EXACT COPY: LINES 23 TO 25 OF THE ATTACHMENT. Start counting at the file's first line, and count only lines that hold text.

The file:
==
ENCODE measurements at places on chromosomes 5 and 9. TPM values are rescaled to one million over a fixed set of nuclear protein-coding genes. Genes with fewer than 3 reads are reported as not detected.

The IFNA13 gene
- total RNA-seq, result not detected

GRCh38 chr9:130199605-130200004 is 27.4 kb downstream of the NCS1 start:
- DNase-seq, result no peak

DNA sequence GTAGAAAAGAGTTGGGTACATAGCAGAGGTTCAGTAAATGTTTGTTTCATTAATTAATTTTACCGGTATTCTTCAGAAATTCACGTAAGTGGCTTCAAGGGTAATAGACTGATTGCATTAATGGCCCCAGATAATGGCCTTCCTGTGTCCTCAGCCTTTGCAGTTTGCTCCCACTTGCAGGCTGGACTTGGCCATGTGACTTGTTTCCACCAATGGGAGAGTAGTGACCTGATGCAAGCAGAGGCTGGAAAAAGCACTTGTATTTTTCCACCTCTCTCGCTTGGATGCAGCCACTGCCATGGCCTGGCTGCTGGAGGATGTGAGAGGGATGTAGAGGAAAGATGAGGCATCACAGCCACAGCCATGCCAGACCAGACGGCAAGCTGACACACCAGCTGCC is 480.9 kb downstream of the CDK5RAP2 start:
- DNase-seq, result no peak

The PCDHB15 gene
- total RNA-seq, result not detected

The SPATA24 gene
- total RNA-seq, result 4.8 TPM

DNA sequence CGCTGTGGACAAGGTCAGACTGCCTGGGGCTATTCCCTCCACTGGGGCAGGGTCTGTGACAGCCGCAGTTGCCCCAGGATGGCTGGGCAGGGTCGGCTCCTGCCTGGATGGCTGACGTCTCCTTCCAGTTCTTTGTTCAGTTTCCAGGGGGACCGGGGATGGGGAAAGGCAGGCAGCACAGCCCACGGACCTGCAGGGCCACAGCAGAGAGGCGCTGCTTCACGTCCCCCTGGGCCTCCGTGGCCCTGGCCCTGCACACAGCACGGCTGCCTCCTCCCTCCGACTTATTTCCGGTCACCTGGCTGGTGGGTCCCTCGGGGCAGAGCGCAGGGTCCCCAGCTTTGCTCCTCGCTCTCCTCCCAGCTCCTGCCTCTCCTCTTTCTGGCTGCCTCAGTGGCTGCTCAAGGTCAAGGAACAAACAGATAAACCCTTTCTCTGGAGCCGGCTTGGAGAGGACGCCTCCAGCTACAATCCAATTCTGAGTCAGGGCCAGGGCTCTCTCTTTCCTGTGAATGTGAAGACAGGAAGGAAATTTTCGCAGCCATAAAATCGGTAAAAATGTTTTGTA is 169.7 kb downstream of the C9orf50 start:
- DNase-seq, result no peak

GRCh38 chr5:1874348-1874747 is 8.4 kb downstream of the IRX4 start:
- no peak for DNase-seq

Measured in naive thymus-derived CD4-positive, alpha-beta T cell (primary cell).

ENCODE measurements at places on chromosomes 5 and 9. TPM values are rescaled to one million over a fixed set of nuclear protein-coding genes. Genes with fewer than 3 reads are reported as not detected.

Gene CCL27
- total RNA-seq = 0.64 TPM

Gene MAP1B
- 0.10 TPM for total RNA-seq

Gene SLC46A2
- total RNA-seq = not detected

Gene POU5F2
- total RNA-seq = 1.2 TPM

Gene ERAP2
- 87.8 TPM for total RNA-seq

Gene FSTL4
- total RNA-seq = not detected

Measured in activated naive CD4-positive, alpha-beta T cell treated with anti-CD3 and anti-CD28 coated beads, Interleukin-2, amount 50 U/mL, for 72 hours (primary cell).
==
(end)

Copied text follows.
- total RNA-seq = not detected

Gene POU5F2
- total RNA-seq = 1.2 TPM